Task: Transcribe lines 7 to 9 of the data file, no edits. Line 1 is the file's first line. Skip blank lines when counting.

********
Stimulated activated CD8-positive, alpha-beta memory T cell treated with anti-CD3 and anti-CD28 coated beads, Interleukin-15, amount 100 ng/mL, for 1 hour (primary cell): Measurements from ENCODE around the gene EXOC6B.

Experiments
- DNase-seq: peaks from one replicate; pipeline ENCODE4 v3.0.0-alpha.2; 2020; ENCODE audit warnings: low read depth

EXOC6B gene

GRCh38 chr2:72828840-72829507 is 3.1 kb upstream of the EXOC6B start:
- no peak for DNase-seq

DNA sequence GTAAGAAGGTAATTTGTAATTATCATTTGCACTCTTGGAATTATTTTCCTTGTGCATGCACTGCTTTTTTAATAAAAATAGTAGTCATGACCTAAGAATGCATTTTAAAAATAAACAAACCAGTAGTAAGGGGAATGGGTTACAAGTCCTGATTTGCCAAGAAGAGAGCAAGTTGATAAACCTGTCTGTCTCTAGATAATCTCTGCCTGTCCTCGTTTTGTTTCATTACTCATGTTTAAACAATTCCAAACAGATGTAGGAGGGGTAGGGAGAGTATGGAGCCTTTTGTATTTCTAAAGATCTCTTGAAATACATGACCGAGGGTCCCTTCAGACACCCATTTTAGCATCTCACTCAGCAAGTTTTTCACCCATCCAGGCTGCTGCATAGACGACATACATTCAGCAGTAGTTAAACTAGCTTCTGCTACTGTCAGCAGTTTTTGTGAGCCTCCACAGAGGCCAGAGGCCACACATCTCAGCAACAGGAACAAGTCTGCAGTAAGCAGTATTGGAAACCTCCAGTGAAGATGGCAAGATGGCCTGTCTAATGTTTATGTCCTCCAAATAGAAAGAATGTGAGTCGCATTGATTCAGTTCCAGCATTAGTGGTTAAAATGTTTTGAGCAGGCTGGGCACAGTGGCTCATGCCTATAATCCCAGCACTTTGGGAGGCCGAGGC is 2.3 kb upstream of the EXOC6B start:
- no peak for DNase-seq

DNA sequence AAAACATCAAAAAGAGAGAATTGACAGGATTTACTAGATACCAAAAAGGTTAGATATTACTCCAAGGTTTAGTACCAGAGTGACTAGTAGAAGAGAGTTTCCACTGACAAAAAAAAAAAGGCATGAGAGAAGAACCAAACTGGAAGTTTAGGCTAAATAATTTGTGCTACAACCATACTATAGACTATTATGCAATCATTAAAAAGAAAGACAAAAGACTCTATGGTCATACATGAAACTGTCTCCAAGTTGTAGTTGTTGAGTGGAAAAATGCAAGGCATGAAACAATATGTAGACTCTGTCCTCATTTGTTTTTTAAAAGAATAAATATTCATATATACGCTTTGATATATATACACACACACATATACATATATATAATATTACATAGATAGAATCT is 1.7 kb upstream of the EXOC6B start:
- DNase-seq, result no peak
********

DNA sequence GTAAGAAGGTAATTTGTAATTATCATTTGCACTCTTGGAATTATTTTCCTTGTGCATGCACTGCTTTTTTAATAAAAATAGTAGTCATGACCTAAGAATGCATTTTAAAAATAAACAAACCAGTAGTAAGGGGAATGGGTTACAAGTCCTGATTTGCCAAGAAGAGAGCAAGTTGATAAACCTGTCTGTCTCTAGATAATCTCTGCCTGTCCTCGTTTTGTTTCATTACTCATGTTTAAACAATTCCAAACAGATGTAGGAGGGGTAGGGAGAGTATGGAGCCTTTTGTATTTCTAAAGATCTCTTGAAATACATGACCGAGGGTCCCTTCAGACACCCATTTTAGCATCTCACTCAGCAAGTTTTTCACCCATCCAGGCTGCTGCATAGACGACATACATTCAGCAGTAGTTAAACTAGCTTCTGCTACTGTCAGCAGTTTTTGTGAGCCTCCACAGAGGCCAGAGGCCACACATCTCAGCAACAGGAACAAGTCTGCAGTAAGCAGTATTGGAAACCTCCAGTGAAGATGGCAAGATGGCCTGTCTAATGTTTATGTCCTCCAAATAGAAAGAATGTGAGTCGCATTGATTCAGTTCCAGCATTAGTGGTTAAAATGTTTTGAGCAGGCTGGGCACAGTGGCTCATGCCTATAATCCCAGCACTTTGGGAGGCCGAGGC is 2.3 kb upstream of the EXOC6B start:
- no peak for DNase-seq

DNA sequence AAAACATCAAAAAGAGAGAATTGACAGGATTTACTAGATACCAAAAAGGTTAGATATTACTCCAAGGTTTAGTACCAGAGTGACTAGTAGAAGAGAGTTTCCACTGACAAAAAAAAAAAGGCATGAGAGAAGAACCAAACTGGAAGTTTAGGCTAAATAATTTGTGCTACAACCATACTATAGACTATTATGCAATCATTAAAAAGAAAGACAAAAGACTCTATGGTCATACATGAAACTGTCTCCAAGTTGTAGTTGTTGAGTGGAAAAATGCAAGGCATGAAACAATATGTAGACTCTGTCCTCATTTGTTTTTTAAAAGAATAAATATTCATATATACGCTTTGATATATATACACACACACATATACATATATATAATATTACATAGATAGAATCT is 1.7 kb upstream of the EXOC6B start: